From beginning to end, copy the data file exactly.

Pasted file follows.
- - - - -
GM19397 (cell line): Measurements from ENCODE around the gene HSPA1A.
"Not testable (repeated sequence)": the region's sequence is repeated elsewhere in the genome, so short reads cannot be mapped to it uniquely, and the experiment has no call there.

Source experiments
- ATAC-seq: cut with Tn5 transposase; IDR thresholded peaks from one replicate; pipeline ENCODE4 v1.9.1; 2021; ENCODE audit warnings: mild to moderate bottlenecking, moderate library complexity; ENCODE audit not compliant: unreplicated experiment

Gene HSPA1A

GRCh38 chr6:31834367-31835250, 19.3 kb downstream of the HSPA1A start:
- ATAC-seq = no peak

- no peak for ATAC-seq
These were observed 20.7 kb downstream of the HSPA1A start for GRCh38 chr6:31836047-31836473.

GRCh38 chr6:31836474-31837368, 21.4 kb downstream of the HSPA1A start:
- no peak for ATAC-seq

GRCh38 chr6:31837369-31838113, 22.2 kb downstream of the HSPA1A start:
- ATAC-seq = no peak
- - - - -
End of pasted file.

GM19397 (cell line): Measurements from ENCODE around the gene HSPA1A.
"Not testable (repeated sequence)": the region's sequence is repeated elsewhere in the genome, so short reads cannot be mapped to it uniquely, and the experiment has no call there.

Source experiments
- ATAC-seq: cut with Tn5 transposase; IDR thresholded peaks from one replicate; pipeline ENCODE4 v1.9.1; 2021; ENCODE audit warnings: mild to moderate bottlenecking, moderate library complexity; ENCODE audit not compliant: unreplicated experiment

Gene HSPA1A

GRCh38 chr6:31834367-31835250, 19.3 kb downstream of the HSPA1A start:
- ATAC-seq = no peak

- no peak for ATAC-seq
These were observed 20.7 kb downstream of the HSPA1A start for GRCh38 chr6:31836047-31836473.

GRCh38 chr6:31836474-31837368, 21.4 kb downstream of the HSPA1A start:
- no peak for ATAC-seq

GRCh38 chr6:31837369-31838113, 22.2 kb downstream of the HSPA1A start:
- ATAC-seq = no peak